As you mentioned, better academic results, yet:
25,000 teaching positions eliminated by the Legislature two years ago, so class sizes jumped.
No raise or step increase in two years for teachers since the last time the Legislature met.
An increase from 4 tests needed to PASS to graduate to 15 needed to PASS since the last time they met.
So fewer teachers are working harder with less money, more pressure, and they've been making up the difference in supplies and other needs from their own pockets, waiting for the Legislature to meet THIS time with a huge budget surplus. When even more is demanded with no raise for their families (yes, the cost of living in Texas is up), thousands more will leave, and we will see how many will continue to damage their own and their families' finances in order to keep teaching.
Right on the edge of a cliff right now.
Our district had a 25% turnover last year when 500 teachers resigned or retired. Got an email the other day wanting to know who is going to quit or retire so they can begin recruiting in February for replacements for next August. Kinda thin out there. You know, basic economics says you get what you pay for.
Texas has stopped paying for as much education as they're getting. That can't last.
Posted by mbperrin | Sat Feb 23, 2013, 11:51 AM (0 replies)
robotic, identical, scripted instruction where every teacher of US History is on page 231 of the text on the 80th day of class and is administering the identical 20 multiple choice questions in exactly 25 minutes.
This nightmare, which ignores differentiation, learning styles, child development, and all other factors related to instruction, is called CSCOPE, and is a "guaranteed and viable curriculum" in which every child receives the exact same classroom experience, no matter whose classroom, no matter which child.
25% of our district teachers left last year over this issue, which resulted in a new bonus structure this year - you get a thousand dollars each semester you don't quit. Nicely, positive, eh? And they're asking now in February for teachers to tell them if they are quitting so they can begin recruiting now.
The state lege is questioning it a bit now, mainly because the head of the House Education Committee was told that she could not see any of the CSCOPE curriculum at all, just shut up and keep paying millions for it.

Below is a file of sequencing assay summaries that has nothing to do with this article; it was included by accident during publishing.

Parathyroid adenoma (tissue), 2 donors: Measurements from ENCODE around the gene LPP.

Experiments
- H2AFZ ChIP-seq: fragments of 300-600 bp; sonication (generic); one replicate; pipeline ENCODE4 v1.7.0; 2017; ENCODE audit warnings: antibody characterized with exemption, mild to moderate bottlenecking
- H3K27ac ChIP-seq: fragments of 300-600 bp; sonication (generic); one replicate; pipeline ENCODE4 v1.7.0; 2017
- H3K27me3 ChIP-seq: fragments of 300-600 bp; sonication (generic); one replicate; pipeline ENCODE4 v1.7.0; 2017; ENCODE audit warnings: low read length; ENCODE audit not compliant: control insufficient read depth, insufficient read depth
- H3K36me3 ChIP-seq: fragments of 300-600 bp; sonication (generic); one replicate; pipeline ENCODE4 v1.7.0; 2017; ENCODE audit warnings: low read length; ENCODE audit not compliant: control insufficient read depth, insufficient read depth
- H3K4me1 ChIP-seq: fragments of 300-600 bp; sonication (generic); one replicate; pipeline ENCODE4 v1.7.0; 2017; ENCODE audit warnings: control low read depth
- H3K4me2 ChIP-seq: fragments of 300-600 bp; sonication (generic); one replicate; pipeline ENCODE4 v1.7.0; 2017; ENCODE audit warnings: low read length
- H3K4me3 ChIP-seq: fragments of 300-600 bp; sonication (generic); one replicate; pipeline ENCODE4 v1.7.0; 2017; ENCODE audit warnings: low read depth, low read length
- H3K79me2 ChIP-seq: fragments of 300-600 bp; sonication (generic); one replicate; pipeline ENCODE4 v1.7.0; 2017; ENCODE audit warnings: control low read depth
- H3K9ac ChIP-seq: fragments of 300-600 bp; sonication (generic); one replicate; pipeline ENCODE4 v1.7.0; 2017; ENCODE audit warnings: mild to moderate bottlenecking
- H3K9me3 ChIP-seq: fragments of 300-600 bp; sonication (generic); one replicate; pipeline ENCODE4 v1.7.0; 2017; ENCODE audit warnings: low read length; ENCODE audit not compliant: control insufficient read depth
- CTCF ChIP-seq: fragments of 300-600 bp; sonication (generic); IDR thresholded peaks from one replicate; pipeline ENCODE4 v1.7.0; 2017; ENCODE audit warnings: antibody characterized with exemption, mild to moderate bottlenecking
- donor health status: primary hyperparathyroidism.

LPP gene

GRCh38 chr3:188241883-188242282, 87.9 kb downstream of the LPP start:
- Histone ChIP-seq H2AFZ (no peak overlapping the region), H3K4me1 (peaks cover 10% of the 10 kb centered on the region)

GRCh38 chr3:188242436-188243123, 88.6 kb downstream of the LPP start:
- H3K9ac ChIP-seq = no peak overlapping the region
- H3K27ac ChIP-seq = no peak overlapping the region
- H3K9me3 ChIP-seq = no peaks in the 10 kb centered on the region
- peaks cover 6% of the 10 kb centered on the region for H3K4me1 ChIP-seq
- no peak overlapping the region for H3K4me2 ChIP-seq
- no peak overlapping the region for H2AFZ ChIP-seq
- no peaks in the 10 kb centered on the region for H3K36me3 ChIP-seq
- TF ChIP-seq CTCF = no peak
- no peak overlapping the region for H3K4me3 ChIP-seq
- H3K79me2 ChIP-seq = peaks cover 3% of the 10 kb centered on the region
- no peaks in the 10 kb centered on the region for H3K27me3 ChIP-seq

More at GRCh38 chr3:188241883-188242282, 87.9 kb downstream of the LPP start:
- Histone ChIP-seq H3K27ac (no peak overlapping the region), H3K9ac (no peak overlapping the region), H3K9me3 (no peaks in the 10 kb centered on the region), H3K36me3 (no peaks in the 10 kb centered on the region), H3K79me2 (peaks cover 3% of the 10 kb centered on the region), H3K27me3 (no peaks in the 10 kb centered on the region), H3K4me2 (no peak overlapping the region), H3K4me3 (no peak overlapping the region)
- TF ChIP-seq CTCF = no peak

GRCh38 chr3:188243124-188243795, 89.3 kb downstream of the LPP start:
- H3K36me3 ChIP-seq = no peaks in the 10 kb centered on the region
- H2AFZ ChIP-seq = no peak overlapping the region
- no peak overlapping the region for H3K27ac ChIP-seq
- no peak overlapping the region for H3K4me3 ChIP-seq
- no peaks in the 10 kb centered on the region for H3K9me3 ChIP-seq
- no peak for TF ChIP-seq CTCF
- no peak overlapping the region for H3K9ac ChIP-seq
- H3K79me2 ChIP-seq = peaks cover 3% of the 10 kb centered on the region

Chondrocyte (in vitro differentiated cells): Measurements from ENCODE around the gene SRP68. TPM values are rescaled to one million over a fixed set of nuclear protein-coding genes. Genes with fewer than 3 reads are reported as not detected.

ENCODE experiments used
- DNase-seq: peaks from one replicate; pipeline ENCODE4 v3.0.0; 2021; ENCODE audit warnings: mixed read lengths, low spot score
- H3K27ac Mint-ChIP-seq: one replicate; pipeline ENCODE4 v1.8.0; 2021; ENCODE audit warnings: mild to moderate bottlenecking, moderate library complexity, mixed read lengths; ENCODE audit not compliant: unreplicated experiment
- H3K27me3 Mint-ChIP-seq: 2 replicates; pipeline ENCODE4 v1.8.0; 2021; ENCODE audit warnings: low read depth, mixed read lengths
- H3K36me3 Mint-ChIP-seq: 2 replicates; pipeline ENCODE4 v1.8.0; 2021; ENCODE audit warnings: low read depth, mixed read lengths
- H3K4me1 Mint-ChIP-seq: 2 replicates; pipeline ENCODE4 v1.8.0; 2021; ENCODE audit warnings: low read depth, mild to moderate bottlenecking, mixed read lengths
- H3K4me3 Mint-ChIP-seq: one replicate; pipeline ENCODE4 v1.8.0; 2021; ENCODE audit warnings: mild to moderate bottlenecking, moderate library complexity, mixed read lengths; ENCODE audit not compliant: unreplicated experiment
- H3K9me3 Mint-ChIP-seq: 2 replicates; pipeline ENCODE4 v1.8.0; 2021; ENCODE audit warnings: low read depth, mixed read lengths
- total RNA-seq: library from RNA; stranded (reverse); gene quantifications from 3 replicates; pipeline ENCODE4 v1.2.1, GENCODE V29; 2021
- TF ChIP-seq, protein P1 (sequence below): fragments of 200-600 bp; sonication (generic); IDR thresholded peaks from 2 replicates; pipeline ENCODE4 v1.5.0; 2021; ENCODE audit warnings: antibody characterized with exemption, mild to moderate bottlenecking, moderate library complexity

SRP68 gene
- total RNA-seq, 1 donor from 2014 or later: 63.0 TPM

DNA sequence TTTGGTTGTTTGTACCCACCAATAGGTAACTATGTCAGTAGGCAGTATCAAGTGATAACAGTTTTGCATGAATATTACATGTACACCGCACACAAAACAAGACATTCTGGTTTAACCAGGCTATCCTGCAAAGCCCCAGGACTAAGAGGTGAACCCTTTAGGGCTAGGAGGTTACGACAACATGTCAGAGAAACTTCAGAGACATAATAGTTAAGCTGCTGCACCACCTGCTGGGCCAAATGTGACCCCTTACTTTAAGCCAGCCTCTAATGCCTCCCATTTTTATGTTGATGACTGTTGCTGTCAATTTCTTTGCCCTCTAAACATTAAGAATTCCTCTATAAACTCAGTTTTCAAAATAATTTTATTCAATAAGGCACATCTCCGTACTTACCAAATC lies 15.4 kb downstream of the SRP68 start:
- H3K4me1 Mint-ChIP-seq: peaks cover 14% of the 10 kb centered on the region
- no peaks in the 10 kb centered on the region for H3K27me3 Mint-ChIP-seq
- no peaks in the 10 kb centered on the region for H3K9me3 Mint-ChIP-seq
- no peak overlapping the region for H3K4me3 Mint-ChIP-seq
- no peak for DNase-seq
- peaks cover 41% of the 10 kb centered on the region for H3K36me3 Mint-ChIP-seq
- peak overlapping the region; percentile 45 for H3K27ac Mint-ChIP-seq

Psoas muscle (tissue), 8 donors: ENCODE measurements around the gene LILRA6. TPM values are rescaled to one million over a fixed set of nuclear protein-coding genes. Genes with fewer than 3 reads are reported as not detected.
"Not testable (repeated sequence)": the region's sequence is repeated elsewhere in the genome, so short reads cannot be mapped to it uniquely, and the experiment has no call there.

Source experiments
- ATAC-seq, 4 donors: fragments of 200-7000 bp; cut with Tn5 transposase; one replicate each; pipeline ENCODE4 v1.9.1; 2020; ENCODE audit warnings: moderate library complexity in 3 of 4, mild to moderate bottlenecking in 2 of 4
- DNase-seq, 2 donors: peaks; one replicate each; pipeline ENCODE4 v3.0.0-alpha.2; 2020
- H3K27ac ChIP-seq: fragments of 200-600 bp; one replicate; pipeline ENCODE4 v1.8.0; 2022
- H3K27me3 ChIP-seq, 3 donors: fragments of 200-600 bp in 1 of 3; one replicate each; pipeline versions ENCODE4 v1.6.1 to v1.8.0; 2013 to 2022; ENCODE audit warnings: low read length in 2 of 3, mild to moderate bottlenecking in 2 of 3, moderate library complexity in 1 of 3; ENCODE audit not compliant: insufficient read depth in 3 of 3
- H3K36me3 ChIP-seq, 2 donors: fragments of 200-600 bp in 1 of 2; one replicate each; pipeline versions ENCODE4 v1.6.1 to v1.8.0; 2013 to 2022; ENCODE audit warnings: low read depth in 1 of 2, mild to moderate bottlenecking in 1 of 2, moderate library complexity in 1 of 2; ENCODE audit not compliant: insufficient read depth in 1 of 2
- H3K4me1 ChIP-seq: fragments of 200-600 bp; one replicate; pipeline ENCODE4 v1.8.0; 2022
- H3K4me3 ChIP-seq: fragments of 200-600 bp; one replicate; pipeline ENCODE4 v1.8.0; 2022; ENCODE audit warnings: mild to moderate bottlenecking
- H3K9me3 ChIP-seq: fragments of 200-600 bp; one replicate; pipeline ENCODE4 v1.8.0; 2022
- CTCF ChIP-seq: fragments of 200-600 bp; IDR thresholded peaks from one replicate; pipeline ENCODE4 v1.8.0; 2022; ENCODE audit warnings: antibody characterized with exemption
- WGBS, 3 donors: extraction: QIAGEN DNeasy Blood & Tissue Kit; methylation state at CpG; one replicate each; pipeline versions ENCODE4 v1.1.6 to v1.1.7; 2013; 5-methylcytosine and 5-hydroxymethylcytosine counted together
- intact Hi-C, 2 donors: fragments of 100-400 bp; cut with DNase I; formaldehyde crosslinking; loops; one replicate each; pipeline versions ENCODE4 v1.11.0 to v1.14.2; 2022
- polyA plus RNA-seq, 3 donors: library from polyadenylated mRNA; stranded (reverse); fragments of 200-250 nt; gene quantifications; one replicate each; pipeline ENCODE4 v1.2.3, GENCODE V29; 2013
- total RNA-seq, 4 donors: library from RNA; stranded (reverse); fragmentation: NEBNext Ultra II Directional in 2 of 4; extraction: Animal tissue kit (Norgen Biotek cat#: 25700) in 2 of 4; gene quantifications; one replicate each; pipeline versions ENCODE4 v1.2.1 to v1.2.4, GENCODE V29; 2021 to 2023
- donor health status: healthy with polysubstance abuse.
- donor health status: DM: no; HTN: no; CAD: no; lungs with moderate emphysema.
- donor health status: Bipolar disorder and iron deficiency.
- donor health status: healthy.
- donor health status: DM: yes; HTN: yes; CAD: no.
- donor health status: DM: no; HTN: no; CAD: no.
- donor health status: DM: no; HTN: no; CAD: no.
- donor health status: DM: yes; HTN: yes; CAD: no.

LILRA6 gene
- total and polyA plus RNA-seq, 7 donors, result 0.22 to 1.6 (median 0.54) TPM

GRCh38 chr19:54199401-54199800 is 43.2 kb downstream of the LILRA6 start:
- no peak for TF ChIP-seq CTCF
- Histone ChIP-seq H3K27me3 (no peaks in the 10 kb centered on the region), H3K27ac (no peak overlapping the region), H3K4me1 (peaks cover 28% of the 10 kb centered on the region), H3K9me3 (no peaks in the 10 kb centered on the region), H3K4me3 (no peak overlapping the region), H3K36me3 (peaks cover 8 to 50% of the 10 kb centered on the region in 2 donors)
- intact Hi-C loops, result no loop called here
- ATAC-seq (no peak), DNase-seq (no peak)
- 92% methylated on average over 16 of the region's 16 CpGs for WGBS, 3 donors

So perhaps progress is in sight.
I noticed the same thing Kurt did, although I teach in high school - the kids ARE the same kids each year!
Posted by mbperrin | Sun Feb 17, 2013, 02:48 PM (1 replies)
like the Google folks recently and many others through the years. I think they probably hate our government threatening them, and then putting an embargo on them, and then criticizing them because they have little to do with other countries.
See, bullies, tear your shirt and then laugh because you have holes in your clothes. Figure out who has the holes and who's laughing, and you'll find the bullies.
Letting people starve? Thank goodness in the USA, the richest country in the world, no child goes to sleep hungry at night.
Brutally crushing dissent? Thank goodness Kent State never happened, nor COINTELPRO, nor arresting Bradley Manning, right?
Threatening their neighbors? Thank goodness we don't do that - after all, North Korea is too far away to be our neighbor, although the Russians were right across the Bering Strait all the while we had MAD.
Thumbing their nose at other groups of countries? Thank goodness the good old USA never rejected the power of the international community to end extraordinary rendition, just to start at one place.
Weird Stalinist view of socialism? Thank goodness the top 2% of people in this country don't own 70% of all assets in some weird Randian version of capitalism!
Better get a mirror.
Posted by mbperrin | Fri Jan 25, 2013, 01:25 AM (1 replies)